But opponents of police brutality who call for an end to broken windows policing miss the point. The cops carry out whatever form of policing they are ordered to protect and serve the interests of the propertied owners and their profits and to keep working people in our place, treating us with disdain. Their job is to defend the rule of capital, not to solve crimes against working people. As the class struggle heats up, they will break strikes and repress demonstrations.
But working people are not indifferent to the impact different policies and stances have on their day-to-day lives, and their struggles can have an impact on them.
Murder rate declines
Broken windows was implemented in New York subways in 1990 and in the city at large in 1994. Murders in the city peaked with 2,605 in 1990 and have declined almost every year since. The shift to cops patrolling in communities of the oppressed using preventive police policies — under the impact of the rise of the fight for Black rights — is a factor.
Stop and frisk is a different form of preventive policing, based on violation of the constitutional right to be free from unwarranted search and seizure. Under stop and frisk thousands of people, mostly Black youth, were stopped, most of the time for no legitimate reason, searched and then sent on their way. In a small number of cases, weapons or drugs found, or planted, led to arrests.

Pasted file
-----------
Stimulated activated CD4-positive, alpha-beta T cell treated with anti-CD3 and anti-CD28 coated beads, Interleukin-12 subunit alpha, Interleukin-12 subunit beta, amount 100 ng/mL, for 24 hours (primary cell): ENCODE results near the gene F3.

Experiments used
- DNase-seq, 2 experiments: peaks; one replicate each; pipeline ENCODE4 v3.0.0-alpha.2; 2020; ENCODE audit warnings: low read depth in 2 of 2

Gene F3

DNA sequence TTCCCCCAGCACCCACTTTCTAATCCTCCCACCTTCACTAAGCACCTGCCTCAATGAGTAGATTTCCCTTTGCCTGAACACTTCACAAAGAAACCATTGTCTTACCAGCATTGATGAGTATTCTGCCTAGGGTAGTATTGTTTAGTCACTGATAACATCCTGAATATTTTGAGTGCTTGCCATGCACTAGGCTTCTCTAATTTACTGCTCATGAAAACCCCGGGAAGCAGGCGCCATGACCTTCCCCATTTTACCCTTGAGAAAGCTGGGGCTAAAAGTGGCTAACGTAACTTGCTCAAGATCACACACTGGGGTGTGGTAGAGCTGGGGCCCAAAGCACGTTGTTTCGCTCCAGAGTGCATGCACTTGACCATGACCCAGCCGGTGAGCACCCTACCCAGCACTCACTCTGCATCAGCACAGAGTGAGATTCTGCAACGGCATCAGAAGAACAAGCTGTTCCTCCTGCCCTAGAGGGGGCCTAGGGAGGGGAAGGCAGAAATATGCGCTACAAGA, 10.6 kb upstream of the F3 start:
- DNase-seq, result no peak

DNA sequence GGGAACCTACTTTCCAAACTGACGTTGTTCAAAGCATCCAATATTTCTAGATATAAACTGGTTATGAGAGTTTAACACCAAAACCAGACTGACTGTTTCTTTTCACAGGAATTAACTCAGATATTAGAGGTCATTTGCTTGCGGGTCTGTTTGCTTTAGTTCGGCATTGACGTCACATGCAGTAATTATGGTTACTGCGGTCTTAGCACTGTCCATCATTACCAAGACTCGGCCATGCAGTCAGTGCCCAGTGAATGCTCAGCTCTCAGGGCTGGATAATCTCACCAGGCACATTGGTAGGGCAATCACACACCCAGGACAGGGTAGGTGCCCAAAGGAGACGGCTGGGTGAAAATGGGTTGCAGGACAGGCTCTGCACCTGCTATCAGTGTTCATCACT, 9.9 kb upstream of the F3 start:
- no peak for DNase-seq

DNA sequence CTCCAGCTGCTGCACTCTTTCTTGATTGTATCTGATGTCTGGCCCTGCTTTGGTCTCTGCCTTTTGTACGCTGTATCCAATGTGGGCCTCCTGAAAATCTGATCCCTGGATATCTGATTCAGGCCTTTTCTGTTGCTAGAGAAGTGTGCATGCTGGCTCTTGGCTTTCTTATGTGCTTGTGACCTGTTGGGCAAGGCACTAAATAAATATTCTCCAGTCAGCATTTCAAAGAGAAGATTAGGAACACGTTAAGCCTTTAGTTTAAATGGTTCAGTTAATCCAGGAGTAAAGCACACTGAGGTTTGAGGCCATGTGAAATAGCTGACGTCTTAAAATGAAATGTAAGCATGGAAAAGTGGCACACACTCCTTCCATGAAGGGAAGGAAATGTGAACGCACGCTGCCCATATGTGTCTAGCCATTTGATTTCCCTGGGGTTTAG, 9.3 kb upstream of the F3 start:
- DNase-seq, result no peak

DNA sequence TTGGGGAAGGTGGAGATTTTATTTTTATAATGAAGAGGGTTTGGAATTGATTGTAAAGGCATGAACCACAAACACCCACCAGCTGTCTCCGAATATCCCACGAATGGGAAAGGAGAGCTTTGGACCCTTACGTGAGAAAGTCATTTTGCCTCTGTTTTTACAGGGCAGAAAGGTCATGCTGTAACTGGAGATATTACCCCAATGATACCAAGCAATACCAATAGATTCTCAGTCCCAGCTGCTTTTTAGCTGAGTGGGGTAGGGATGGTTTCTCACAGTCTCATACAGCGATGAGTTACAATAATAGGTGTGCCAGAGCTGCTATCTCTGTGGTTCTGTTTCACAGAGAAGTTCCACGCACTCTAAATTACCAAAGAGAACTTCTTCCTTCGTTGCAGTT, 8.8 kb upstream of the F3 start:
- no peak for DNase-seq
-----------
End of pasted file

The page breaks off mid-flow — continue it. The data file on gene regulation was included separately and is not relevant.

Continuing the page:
Before New York City officials cut back stop and frisk “I’d get stopped every other day, and for no good reason,” Martin Martinez, an unemployed warehouse worker in Brooklyn, told the Militant. After public protests, stop and frisk was cut back at the end of the Michael Bloomberg administration. Since then, Martínez said, he hasn’t been stopped. “It’s both positive and negative,” he said. “There’s more things going on in my neighborhood that shouldn’t be.”
But working people cannot accept restrictions on basic democratic and political rights, whether they’re “effective” in fighting crime or not.
Police brutality is part and parcel of capitalism. While at times it can be pushed back, it cannot be eliminated until a revolutionary movement has advanced far enough to be able to dismantle the police force and replace it with one that serves the interest of working people, like was done in Cuba and later in Nicaragua, at least in the early years of the Sandinista revolution.
Ties of solidarity among working people are strengthened in times of growing social struggles. Through being drawn into revolutions, like in Cuba in 1959, working people gain a qualitatively different sense of their self-worth and become transformed as the anti-social hold of dog-eat-dog capitalism is shattered.
Over time the need for a police force will wither away. Until then, a revolutionary proletarian government would implement its own kind of preventive policing, but with a different kind of police force — one that defends the interests of working people and is organized as part of broader efforts to integrate everyone into the work of building a new society.